The powan, another of the mysterious fish of Scotland, is also considered to be a fresh-water herring, and thought to be confined exclusively to Lochlomond, where they are taken in great quantities. It is supposed by persons versed in the subject that it is possible to acclimatise sea fish in fresh water, and that the vendace and powan, changed by the circumstances in which they have been placed, are, or were, undoubtedly herrings. The fish in Lochlomond also gather into shoals, and on looking at a few of them one is irresistibly forced to the conclusion, that in size and shape they are remarkably like common herring. The powan of Lochlomond and the pollan of Loch Neagh are not the same fish, but both belong to the Coregoni : the powan is long and slender, while the pollan is an altogether stouter fish, although well shaped and beautifully proportioned.

I could analyse the natural history of many other fish, but the result in all cases is nearly the same, and ends in a repeated expression that what we require as regards all fish is the date of their period of reproduction ; all other information, without this great fact, is comparatively unimportant. It is difficult, however, to obtain any reliable information on the natural history of fish either by way of inquiry or by means of experiments. Naturalists cannot live in the water, and those who live on it, and have opportunities for observation, have not the necessary ability to record, or at any rate to generalise what they see. No two fishermen, for instance, will agree on any one point regarding the animals of the deep. I have examined many intelligent fishermen during the last ten years, and few of them have any real knowledge regarding the habits of the fish which it is their business to capture. As an instance of fishermen's knowledge, one of that body recently repeated to me the old story of the migration of the herring, holding that the herring comes from Iceland to Great Britain in order to spawn, and that the sprat goes to the same icy region that it may fulfil the same instinct !

"Where are the haddocks?" I once asked a fisherman. "They are about all eaten up, sir," was his very innocent reply; and this in a sense is true. The shore races of that fish have long disappeared, and our fishermen have now to seek this most palatable inhabitant of the sea in deeper water. Vast numbers of the haddock used to be taken in the Firth of Forth, but during late years they have become very scarce, and the boats now require to go a night's voyage to seek for them. If we knew the minutiae of the life of this fish we should be better able to regulate the season for its capture, and the percentage that we might with safety take from the water without deteriorating the breeding power of the animal. There are some touches of romance even about the haddock, but I need not further allude to these in this division of my book, as I shall have to refer to this fish under the head of the "White Fish Fisheries." The haddock, like all fish, is wonderfully prolific, and is looked upon by fishermen as being also a migratory fish, as are also turbot and many other sea animals.

The family to which the haddock belongs embraces many of our best food fish, as whiting, cod, ling, etc. ; but of the growth and habits of the members of this family we are as ignorant as we are of the natural history of the whitebait or sprat. I have the authority of a rather learned Buckie fisherman for stating that cod-fish do not grow at a greater rate than from eight to twelve ounces per annum. This fisherman had seen a cod that had got enclosed by some accident in a large rock pool, and so had obtained for a few weeks the advantage of studying its powers of digestion, which he found to be particularly slow, although there was abundant food. The haddock, which is a far more active fish, my informant considered grew more rapidly. On asking this mail about the food of fishes, he said he was of opinion that they preyed extensively upon each other, but that, so far as his opportunities of observation went, they did not as a matter of course live upon each other's spawn ; in other words, he did not think that the enormous quantities of roe and milt given to fish were provided, as has been asserted by one or two writers on the subject, for any other purpose than keeping up the species. The spawn of sea-animals is extensively wasted by other means ; and fish have no doubt a thousand ways of obtaining food that are unknown to man ; indeed the very element in which they live is a great mass of living matter, and doubtless affords by means of minute animals a wonderful supply of food. Fish, too, are less dainty in their eating than is generally supposed, and some kinds eat the most revolting garbage with great avidity.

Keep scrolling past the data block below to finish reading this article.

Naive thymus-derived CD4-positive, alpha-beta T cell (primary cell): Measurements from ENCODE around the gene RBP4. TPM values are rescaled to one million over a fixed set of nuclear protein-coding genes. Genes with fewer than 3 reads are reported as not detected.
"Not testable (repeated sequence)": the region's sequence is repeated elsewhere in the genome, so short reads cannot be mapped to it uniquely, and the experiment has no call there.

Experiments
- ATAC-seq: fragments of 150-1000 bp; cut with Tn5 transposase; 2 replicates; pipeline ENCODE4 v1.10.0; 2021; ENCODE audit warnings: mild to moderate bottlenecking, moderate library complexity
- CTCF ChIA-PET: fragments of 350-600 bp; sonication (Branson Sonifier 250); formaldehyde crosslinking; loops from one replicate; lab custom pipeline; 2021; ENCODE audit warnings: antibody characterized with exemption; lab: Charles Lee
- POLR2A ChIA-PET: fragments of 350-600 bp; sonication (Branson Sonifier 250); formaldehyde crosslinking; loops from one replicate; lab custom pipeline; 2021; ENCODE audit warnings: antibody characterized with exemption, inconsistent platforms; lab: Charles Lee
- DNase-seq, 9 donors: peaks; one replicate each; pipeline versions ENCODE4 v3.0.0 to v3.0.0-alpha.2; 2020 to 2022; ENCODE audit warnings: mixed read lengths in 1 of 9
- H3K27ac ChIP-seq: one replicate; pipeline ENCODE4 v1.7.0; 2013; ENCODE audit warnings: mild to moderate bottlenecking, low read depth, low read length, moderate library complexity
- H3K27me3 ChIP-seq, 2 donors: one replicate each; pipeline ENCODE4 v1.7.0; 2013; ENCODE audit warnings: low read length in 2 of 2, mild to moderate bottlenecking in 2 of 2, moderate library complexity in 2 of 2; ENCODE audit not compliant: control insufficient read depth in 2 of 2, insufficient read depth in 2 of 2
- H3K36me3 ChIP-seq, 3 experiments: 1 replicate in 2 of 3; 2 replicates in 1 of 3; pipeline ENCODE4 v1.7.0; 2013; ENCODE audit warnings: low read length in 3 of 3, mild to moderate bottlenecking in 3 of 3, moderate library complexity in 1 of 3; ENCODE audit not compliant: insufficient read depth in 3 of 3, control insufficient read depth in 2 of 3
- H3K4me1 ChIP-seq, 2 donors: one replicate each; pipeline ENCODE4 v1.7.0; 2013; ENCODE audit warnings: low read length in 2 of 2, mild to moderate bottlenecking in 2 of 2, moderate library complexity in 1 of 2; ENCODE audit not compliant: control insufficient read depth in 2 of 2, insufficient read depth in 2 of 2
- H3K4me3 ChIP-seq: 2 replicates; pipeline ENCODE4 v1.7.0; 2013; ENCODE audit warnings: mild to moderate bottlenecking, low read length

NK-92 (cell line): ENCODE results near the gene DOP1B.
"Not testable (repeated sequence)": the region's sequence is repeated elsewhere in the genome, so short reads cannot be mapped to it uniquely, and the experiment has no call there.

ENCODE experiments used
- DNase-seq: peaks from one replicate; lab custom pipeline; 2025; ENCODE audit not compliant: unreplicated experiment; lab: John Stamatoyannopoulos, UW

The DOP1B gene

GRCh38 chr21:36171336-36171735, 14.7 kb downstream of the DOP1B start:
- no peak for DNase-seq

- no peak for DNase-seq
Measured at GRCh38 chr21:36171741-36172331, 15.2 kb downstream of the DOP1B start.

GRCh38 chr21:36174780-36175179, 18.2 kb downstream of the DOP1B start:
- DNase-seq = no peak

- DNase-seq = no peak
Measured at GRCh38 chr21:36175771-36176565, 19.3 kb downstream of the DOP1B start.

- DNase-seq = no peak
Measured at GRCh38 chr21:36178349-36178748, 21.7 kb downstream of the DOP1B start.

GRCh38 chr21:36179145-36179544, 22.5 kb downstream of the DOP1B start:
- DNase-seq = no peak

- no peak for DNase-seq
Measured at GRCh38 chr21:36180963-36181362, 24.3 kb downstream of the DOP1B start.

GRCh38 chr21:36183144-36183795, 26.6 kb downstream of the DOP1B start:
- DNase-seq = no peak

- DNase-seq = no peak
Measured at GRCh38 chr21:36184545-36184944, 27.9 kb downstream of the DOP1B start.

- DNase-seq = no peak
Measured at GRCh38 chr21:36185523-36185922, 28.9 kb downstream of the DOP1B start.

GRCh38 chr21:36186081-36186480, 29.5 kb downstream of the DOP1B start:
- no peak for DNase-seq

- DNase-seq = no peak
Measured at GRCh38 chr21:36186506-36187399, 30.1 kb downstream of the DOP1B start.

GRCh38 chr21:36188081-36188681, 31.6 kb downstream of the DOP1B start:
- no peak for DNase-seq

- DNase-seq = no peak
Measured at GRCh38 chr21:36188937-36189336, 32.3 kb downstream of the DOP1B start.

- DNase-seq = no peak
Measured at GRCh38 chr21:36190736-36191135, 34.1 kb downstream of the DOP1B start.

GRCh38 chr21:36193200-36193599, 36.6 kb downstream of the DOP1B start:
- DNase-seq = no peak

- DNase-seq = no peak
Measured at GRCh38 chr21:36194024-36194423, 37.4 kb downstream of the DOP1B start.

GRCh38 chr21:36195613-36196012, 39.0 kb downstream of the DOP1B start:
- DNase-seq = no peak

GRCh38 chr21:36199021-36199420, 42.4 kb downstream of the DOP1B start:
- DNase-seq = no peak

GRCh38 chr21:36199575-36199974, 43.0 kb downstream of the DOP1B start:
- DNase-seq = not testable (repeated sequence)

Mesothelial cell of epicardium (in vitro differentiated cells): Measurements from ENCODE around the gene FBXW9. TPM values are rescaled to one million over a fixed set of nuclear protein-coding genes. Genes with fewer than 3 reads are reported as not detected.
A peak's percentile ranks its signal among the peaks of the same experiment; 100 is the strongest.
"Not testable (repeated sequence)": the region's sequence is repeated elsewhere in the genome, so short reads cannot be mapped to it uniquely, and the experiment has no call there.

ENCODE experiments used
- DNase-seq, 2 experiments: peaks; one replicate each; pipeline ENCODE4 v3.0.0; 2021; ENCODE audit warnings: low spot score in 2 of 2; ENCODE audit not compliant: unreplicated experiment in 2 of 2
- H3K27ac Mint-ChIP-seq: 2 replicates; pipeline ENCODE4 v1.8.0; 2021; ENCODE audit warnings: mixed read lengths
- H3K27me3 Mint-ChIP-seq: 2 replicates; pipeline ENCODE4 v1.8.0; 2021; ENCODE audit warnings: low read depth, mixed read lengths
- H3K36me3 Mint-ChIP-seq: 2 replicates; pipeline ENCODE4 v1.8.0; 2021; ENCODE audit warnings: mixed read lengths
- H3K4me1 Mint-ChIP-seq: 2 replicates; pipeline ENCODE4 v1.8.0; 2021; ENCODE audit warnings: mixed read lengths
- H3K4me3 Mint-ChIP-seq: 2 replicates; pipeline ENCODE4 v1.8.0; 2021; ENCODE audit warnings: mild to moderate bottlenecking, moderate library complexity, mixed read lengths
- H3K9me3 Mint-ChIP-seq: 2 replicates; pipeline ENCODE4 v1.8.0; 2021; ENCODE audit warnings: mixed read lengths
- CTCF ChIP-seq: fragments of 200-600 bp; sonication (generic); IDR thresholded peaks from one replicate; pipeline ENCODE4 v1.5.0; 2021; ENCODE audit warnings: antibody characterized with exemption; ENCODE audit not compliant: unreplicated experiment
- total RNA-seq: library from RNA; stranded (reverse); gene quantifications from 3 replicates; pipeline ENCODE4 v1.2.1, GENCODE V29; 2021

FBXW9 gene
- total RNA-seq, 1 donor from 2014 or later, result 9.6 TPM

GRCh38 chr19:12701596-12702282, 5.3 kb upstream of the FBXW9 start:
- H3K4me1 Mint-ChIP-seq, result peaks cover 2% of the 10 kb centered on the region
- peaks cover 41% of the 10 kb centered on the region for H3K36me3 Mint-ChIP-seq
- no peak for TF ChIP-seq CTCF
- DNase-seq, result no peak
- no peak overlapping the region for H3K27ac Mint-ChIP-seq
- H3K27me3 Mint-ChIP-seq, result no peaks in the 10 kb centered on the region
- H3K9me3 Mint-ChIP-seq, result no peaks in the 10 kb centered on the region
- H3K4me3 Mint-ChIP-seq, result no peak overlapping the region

It is a very common error that all fish are migratory. Some fishermen, and naturalists as well, picture the haddock and the herring as being afflicted with perpetual motion-perpetual wanderers from sea to sea and shore to shore. The migratory instinct in fish, in my opinion, being very limited. They do move about a little, without doubt, but not farther than from their feeding-ground to their spawning-ground-from deep to shallow water. Some plan of taking fish other than the present must speedily be devised ; for now we only capture them-and I take the herring as an example-over their spawning-ground, when they are in the worst possible condition, their whole flesh-forming or fattening power having been bestowed on the formation of the milt and roe. I repudiate altogether this iteration of the periodical wandering instincts of the finny tribes. There are great fish colonies in the sea, in the same way as there are great seats of population on land, and these colonies are stationary, having, comparatively speaking, only a limited range of water in which to live and die. Adventurous individuals of the fish world occasionally roam far away from home, and speedily find themselves in a warmer or colder climate, as the case may be ; but, speaking generally, as the salmon returns to its own waters, so do sea fish keep to their own colony. All they seem to need is a rallying point-thus at any place where there is a wrecked ship in the water, a sand-bank, or a chain of rocks, certain kinds of fish will there be found assembled. Our larger shoals of fish, which form money-yielding industries, are of wonderful extent, and must have been gathering and increasing for ages, having a population multiplied almost beyond belief. Century after century must have passed away as these colonies grew in size, and were subjected to all kinds of influences, evil or good : at times decimated by enemies, or perhaps attacked by mysterious diseases, that killed the fish in tens of thousands. Schools or shoals of fish, when they become of an extent that will admit of constant fishing, must have been forming during long periods of time ; for we know that, despite the wonderful fecundity of all kinds of sea-fish, the expenditure of both seed and life is something tremendous. We may rest assured that, if a female codfish yields its roe by millions, a balancing power exists in the water that prevents the bulk of the eggs from coming to life, or at any rate from reaching maturity. If it were not so, how came it, when there was no fish commerce, and when man only killed the denizens of the sea for the supply of his individual wants, that our waters were not, so to speak, impassable from a superfluity of fish ? Buffon has said that if a pair of herrings were left to breed and multiply undisturbed for a period of twenty years, the result would be a bulk of fish equal to that ' of the globe on which we live !